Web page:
According to the UN, nearly two-thirds of the global population are set to live in cities by 2050. Coupled with environmental concerns that are pushing trends such as digitalisation and electric vehicle uptake, energy infrastructure operators are faced with a double-sided coin. On one side is smarter, more efficient infrastructure, on the other is higher loads and increased pressure on existing power infrastructure.
As urban intensity increases and users demand more from the
grid, it’s no surprise that the MIDEL
Transformer Risk Report found that over 80% of professionals surveyed are
concerned about transformer failure. Safety will always be a top priority, so
what more can we do to protect highly-populated urban environments from the risk
of fires at substations?
Dehli, India’s most populous city, which has an estimated
population growth trend of 67.6% to 2035 is a case in point. Transformers
are being put to the test by an influx of people and power companies must
continue to operate safely under these testing conditions.
Take CESC Limited for
example, India’s oldest utility based in the Kolkata region of India. Serving
approximately 3 million consumers including domestic, industrial and commercial
users, CESC operates a wide range of assets in power generation and
distribution. There are more than 8,000 distribution transformers in their
system, the majority of which are rated between 315 and 500 KVA. In previous
decades CESC needed to install dry-type transformers in densely populated areas
in order to mitigate the risk of fire. However dry-types are much more
expensive than oil-based transformers, and no longer represent the most
cost-effective solution for managing public safety in built up areas.
Instead CESC has opted to trial a highly fire-resistant fluids
in some of their transformers: esters. With a fire point of 316 °C in
comparison to mineral oil’s 170 °C, esters provide a greater level of
fire safety to protect against the trend of ‘popping’ (exploding transformers),
which can cause catastrophic consequences in such a highly-populated
“At CESC we are working towards the future of India’s energy
infrastructure – so using a synthetic ester fluid such as MIDEL 7131 is much
more than just selecting a transformer coolant”, mentioned Mithun Roy,
Assistant Manager at CESC Ltd. “MIDEL’s fire safety and biodegradability
properties actively facilitate our mission to protect people, the environment
and the transformer assets themselves.”
Trial locations include a manufacturing workshop near a
school and a plastics factory in a densely-populated area.
To help supply this demand, M&I Materials has opened its ester
transformer fluid manufacturing plant and state-of-the-art laboratory near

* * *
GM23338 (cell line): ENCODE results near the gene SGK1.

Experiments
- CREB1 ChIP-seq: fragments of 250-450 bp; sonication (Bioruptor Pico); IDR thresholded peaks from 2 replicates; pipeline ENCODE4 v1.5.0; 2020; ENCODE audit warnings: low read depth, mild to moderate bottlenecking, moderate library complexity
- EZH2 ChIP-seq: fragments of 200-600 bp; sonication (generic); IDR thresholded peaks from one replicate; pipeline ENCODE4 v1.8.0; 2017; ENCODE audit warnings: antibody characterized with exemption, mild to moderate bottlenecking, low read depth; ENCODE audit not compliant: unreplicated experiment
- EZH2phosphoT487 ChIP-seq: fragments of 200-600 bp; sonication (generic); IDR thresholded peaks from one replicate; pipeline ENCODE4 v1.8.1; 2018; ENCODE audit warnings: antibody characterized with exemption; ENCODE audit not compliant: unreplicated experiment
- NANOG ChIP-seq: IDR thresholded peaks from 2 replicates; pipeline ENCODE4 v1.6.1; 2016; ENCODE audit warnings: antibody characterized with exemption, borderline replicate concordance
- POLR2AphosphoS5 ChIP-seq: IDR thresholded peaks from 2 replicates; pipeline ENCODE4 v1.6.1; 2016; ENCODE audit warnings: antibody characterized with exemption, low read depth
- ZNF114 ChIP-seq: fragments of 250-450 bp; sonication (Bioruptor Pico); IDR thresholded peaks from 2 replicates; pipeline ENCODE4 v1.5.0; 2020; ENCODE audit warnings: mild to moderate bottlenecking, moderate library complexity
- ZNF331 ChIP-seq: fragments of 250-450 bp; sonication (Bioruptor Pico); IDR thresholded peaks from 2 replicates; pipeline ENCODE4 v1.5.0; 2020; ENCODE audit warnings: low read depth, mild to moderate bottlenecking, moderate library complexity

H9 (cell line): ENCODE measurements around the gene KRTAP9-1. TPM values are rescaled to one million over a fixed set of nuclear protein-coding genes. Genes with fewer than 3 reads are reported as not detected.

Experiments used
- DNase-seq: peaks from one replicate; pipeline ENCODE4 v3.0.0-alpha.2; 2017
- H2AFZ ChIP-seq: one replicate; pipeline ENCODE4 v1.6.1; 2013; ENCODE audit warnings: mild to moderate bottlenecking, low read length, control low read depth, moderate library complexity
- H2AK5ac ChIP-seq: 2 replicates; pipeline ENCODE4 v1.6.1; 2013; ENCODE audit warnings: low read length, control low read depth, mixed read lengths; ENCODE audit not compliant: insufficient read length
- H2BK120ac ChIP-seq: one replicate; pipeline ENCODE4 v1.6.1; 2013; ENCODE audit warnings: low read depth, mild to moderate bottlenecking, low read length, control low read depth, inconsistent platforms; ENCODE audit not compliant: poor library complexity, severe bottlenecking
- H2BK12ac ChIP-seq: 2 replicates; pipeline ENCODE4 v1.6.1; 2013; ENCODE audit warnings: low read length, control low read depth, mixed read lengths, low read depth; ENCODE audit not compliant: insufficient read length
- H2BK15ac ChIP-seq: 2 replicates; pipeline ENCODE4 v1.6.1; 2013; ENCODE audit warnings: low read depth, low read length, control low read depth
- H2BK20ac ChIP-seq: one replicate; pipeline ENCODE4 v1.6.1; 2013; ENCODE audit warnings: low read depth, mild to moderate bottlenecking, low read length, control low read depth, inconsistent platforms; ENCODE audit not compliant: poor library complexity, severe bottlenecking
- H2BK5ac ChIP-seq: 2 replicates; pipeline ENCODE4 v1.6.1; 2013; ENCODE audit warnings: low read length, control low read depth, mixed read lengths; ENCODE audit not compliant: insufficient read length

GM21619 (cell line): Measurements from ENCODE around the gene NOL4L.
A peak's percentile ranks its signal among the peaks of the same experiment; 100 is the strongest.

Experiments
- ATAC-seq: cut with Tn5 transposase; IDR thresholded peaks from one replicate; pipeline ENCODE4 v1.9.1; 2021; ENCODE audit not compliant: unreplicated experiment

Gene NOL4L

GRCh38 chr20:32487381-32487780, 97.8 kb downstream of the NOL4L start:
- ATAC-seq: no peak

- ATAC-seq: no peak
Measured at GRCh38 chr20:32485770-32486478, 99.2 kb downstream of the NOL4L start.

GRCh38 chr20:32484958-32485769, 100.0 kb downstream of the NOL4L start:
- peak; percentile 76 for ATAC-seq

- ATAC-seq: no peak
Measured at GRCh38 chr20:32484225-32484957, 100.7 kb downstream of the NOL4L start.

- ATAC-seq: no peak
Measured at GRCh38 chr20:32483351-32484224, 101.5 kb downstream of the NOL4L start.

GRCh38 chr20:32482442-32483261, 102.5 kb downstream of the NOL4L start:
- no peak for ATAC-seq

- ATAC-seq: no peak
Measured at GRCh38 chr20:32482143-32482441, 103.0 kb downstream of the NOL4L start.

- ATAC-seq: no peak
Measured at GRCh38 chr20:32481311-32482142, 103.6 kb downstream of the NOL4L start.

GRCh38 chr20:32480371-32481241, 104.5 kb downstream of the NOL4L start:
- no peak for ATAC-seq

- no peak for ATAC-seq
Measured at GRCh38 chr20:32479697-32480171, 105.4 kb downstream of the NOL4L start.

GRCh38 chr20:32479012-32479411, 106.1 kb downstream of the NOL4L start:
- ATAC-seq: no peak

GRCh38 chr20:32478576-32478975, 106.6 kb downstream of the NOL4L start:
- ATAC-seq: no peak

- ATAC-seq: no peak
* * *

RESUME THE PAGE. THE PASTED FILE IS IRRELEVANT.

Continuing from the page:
Mumbai, India. The move creates a high quality, local supply chain of the
company’s MIDEL ester fluids for utilities and transformer manufacturers across the
With a locally manufactured product, Indian utilities will have direct
access to a flexible and responsive supplier, meaning less dependence on
imports for this key transformer component. As a biodegradable alternative to
mineral oil, the availability of MIDEL fluids across India marks another step
forward in creating a sustainable electricity grid for the future. In addition, the M&I Materials investment
in local manufacturing is a clear endorsement of the Indian Government’s “Make
in India” initiative.
The operation, based in Maharashtra, is the result of a new
strategic alliance with ACME Synthetic Chemicals, and will help Indian
utilities and OEMs to deliver safer, greener transformers and substations.
Ester transformer fluids are far more environmentally friendly than the
traditional mineral oil. The company has had a presence in India, providing
product and technical support, for almost a decade.
Raw materials for the manufacturing of the fluids will be
sourced from locally grown soybean and rapeseed crops, providing new
opportunities for local farmers and their families, in addition to creating
jobs at the factory. This local facility will be able to supply ester fluids to
CESC and other utilities across the continent.
Many companies are in a similar boat to CESC with the older
parts of their transformer fleet currently filled with mineral oil. However,
the switch to esters is an easy one for many. Through the process of retrofilling, the
transition to esters doesn’t have to be an instant wholesale change to a
transformer fleet – utilities can prioritise the most at-risk assets whilst
keeping the rest of their transformers running. In a sector where professionals
impact of transformer failure on business continuity only behind safety and
revenue, the avoidance of downtime due to retrofilling can’t be
In short, there’s no doubt that the energy transition is
delivering numerous benefits and with esters being fully biodegradable, there’s
no reason why companies can’t enjoy a boost to their sustainability and safety while
also looking after their bottom line.
Major utilities such as Torrent Power, CESC, DMRC, GETCO,
Tata Power Delhi, TNEB, Reliance Infra – to name a few – have been successfully
using MIDEL ester transformer fluids throughout their networks. Manufacturing
MIDEL locally will mean Indian utilities benefit from a leaner, more flexible
and responsive source of supply.